How To Stratify Tree Seeds Indoors

Posted by Hilary & Christopher Mueller on

Revised October 2022

Unlike most vegetable & flower seeds, many Tree Seeds require something called stratification. Nature is amazing & seeds of Northern tree species come equipped with a temperature-based internal clock. It’s stratification that gets this clock ticking!  

Stratification stimulates a seed’s germination process & encourages it to sprout at the right time of year. Some seeds require cold stratification & some require both warm & cold stratification. In nature, these processes happen naturally with the turning of the seasons.

Tree Seeds can of course be planted outdoors, in accordance with Nature’s natural rhythms, but this often doesn’t jive with our modern Human lifestyles. Luckily, there are simple ways to replicate late Summer’s warmth & Winter’s coldness indoors; allowing you to get your Tree Seeds going at any point in the year!

 

STRATIFICATION PREP

The shell of a tree seed is called the seed coat. This is a strong, wood-like layer that protects the seed inside from external threats like decomposition, drought, or being eaten & digested. 🍽️

While a thick, hard seed coat is vital for survival out in the wild, it can hinder uniform germination when tree seeds are being grown by gardeners. Here are some tried & true ways of getting around a hard seed coat. Taking these steps before beginning stratification will greatly improve your results.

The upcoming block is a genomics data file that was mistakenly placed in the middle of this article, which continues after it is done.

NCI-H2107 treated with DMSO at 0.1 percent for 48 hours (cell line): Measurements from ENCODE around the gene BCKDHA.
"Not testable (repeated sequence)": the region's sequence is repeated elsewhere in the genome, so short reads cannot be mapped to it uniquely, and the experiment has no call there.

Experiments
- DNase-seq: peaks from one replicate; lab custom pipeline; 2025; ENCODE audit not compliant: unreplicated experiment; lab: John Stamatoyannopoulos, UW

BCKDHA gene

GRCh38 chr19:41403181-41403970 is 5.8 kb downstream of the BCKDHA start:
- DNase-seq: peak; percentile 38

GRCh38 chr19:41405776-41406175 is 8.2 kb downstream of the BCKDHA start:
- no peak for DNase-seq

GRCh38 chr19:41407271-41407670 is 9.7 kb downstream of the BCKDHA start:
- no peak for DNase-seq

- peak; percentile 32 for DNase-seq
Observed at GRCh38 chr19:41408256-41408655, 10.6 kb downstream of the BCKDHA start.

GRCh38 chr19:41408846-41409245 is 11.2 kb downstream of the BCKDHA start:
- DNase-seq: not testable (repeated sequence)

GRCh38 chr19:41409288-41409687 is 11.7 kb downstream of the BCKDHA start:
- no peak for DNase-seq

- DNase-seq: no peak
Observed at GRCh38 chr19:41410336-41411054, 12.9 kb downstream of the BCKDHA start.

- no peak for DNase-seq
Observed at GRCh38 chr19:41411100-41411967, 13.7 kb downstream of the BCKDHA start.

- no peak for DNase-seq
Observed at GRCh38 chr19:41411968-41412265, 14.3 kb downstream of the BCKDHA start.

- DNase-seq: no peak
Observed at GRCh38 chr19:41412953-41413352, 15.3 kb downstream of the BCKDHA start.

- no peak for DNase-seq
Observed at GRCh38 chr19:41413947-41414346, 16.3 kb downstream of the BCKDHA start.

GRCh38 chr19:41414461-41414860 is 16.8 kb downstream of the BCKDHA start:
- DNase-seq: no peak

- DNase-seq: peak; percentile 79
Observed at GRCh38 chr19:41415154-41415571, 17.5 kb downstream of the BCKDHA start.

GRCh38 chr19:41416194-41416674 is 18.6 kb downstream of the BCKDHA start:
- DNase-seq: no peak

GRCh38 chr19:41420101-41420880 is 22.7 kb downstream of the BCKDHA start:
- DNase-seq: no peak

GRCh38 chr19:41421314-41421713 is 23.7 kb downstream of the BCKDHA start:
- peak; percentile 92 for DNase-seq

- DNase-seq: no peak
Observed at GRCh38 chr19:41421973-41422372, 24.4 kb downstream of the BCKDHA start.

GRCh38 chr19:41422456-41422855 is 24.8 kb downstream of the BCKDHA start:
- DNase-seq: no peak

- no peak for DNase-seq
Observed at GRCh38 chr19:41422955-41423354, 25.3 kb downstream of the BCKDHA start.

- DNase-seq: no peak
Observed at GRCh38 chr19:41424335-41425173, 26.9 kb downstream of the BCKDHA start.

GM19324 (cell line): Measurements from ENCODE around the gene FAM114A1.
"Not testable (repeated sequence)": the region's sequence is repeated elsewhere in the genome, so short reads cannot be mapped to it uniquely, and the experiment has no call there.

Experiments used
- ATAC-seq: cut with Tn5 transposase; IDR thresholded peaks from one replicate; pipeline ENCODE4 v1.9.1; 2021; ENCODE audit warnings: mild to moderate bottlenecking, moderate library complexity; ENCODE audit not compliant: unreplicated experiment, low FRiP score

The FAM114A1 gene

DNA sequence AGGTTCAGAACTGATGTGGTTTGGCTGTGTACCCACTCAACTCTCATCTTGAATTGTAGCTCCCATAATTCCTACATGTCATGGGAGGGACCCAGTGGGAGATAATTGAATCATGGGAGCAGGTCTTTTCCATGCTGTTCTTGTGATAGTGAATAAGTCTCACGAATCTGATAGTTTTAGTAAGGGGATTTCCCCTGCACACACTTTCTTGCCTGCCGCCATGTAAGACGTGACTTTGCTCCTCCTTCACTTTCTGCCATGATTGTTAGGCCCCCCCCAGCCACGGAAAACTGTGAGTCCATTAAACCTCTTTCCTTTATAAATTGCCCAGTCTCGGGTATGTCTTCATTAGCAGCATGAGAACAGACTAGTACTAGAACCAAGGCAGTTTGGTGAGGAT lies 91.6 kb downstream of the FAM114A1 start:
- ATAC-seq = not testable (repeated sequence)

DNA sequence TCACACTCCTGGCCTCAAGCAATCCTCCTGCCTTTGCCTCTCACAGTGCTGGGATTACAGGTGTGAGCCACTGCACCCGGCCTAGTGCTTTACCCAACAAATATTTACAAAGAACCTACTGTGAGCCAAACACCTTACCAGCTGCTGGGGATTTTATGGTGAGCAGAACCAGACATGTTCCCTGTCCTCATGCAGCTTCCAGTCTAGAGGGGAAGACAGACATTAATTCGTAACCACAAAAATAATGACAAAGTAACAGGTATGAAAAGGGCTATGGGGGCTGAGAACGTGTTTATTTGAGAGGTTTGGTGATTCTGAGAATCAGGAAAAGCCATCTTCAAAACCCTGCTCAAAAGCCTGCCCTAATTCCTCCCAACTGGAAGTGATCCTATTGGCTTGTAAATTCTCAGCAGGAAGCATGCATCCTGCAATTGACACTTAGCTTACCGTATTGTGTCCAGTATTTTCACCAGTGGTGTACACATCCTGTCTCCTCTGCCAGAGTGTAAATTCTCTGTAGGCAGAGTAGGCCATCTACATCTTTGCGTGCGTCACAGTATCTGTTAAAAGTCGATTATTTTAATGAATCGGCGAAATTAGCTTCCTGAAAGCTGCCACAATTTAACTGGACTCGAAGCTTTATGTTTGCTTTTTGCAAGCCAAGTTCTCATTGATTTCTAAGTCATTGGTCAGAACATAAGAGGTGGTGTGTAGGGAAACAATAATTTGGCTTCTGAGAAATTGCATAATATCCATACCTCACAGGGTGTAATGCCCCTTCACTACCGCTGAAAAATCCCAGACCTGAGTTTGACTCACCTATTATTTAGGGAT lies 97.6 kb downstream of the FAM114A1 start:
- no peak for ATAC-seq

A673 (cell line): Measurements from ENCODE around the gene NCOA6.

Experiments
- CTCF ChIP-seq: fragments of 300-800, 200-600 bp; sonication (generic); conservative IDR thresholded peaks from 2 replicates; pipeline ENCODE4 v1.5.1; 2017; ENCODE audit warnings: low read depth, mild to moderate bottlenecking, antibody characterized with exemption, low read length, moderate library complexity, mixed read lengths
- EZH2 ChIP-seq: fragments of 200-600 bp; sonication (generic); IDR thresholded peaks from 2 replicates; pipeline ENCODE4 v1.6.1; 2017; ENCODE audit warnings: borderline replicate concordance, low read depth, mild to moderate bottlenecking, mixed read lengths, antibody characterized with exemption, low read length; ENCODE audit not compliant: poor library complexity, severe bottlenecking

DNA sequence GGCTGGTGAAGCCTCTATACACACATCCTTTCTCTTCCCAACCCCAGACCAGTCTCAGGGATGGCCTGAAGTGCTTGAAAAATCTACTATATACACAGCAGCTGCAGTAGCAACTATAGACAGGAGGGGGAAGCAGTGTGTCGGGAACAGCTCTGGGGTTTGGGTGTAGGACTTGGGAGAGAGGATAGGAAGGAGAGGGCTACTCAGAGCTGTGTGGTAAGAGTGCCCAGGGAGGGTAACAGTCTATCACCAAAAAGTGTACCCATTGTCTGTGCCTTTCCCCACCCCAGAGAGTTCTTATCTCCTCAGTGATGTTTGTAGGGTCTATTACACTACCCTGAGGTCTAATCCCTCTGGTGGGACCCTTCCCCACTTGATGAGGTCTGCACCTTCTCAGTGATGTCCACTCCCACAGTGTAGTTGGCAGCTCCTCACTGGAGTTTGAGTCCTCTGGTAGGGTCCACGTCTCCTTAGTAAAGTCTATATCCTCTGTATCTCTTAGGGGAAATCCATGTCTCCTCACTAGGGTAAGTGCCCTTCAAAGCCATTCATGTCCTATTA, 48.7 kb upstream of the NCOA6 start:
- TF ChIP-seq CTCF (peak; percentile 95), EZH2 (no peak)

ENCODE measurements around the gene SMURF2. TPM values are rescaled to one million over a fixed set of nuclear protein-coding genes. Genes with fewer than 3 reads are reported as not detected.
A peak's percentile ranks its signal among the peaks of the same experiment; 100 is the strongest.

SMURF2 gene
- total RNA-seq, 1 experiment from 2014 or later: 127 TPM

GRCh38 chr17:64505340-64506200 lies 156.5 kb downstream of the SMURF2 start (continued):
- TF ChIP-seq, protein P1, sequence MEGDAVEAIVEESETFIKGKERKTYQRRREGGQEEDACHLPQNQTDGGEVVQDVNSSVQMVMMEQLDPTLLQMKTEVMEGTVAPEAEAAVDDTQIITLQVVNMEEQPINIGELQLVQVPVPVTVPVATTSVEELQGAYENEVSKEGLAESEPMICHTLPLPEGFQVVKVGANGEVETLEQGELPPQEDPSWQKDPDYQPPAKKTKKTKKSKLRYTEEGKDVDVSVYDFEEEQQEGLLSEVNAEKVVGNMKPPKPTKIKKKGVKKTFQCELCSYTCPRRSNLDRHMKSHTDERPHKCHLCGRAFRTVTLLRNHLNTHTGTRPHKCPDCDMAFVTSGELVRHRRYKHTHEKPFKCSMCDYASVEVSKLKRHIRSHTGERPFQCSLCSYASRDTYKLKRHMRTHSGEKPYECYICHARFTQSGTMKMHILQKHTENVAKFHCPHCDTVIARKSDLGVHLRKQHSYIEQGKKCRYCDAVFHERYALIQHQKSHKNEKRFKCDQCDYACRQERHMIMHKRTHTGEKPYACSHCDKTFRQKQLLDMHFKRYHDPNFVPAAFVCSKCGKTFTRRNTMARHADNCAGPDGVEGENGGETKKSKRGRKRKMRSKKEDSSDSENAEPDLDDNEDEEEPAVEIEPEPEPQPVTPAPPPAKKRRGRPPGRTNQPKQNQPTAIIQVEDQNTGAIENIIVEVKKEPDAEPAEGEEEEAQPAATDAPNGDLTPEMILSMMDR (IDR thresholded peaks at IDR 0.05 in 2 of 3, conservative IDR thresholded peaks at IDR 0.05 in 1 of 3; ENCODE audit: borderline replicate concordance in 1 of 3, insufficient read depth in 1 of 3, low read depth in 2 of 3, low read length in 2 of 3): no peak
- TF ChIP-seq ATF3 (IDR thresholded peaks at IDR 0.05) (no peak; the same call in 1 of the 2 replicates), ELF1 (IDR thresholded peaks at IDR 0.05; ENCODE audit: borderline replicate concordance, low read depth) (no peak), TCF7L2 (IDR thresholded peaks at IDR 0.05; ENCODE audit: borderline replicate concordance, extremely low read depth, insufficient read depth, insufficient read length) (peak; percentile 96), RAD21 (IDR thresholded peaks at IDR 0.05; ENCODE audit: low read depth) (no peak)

Scarification for Tree Seeds

Scarification 

Some species have a very hard seed coat. Gently scuffing up the surface of these seeds with sandpaper can help water to penetrate & improve germination. Be careful not to go too deep with the sandpaper; you don’t want to damage the inside of the seed. This is only recommended for certain types of seeds.

 

Soaking

For most tree species, soaking the seeds greatly improves germination. Some seeds thrive with a hot water soak, some do well at room temperature & some need to be soaked for 3-4 days. For details, use our Tree Seed Stratification Chart or consult individual packages.

 

 

WARM STRATIFICATION

A few tree species require warm stratification before their cold stratification begins. This warm stratification phase naturally occurs in late-Summer, when fruit ripens, falls & then rots around the seed. This process can easily be simulated indoors.

STEPS FOR INDOOR WARM STRATIFICATION  

(See individual variety webpages or packages for specific growing instructions.)

  1. If a variety requires scarification, do that first.
  2. We recommend soaking most seeds before stratification begins. 
  3. Coat the soaked seeds in a damp substrate - vermiculite, garden soil, etc. Your substrate should be damp when you squeeze it in your fist, but no water should drip out. (There is no need to sterilize your soil; Nature is not sterile & neither are your seeds.
  4. Seal the seeds & substrate in a repurposed plastic bag or food storage container. Label with variety names, as well as the finishing dates of the required warm stratification periods. Remember to always label your containers with names & dates!
  5. Place labeled containers in a warm location in your house; a place where temperatures hover somewhere between 15-25°C. On top of your fridge works well!
  6. Print out our Tree Seed Stratification Chart, fill it out & stick it on your fridge. Set reminders in your phone & on your calendar too!